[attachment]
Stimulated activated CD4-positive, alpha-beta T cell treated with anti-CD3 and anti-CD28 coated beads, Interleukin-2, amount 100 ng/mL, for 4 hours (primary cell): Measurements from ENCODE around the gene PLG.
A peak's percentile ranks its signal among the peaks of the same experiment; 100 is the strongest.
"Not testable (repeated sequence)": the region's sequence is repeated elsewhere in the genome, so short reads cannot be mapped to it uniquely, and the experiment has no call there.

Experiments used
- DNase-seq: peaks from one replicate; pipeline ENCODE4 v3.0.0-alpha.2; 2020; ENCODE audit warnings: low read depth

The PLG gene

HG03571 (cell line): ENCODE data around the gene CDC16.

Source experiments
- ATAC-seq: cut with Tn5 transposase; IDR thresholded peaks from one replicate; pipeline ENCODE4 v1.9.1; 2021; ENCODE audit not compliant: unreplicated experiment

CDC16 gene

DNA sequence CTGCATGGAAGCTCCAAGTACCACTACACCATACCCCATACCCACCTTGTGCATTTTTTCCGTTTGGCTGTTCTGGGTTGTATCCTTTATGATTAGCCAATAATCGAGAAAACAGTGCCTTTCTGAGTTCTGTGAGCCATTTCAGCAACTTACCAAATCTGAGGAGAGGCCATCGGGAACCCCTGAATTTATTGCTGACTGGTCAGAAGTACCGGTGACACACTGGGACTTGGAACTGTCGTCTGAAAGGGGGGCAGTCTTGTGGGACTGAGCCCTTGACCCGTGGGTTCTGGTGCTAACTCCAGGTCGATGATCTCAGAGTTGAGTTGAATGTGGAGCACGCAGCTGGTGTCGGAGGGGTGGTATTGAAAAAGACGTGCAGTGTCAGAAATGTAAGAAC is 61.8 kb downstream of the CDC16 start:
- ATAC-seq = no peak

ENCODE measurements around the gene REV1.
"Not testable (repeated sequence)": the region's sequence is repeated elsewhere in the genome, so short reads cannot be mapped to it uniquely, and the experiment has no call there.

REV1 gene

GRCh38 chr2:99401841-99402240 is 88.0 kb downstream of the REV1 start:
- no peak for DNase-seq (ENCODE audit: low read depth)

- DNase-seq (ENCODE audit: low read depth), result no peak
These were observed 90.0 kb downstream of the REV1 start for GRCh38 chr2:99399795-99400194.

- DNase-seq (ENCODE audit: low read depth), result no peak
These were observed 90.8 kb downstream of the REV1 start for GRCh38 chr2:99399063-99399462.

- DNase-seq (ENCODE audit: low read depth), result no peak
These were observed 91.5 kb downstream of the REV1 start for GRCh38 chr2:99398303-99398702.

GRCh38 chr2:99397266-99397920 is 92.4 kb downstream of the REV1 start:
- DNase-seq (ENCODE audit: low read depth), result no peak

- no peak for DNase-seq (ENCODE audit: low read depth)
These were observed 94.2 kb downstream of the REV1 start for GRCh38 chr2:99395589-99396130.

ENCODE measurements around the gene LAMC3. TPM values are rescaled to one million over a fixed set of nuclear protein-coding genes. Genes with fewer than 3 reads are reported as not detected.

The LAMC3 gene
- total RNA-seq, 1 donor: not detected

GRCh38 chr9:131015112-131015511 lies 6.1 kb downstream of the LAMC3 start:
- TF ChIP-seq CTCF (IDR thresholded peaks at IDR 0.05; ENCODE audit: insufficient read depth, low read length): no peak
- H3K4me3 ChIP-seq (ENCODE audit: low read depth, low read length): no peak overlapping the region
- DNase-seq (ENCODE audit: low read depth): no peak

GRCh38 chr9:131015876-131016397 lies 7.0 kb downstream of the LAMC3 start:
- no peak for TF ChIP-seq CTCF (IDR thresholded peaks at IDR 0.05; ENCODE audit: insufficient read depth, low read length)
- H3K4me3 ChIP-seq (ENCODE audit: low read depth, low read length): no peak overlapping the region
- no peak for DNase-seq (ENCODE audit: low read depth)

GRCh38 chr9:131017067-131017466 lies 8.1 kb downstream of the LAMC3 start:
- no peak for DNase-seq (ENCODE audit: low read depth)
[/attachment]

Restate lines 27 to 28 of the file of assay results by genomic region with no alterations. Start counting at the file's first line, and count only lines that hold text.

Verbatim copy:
These were observed 94.2 kb downstream of the REV1 start for GRCh38 chr2:99395589-99396130.

ENCODE measurements around the gene LAMC3. TPM values are rescaled to one million over a fixed set of nuclear protein-coding genes. Genes with fewer than 3 reads are reported as not detected.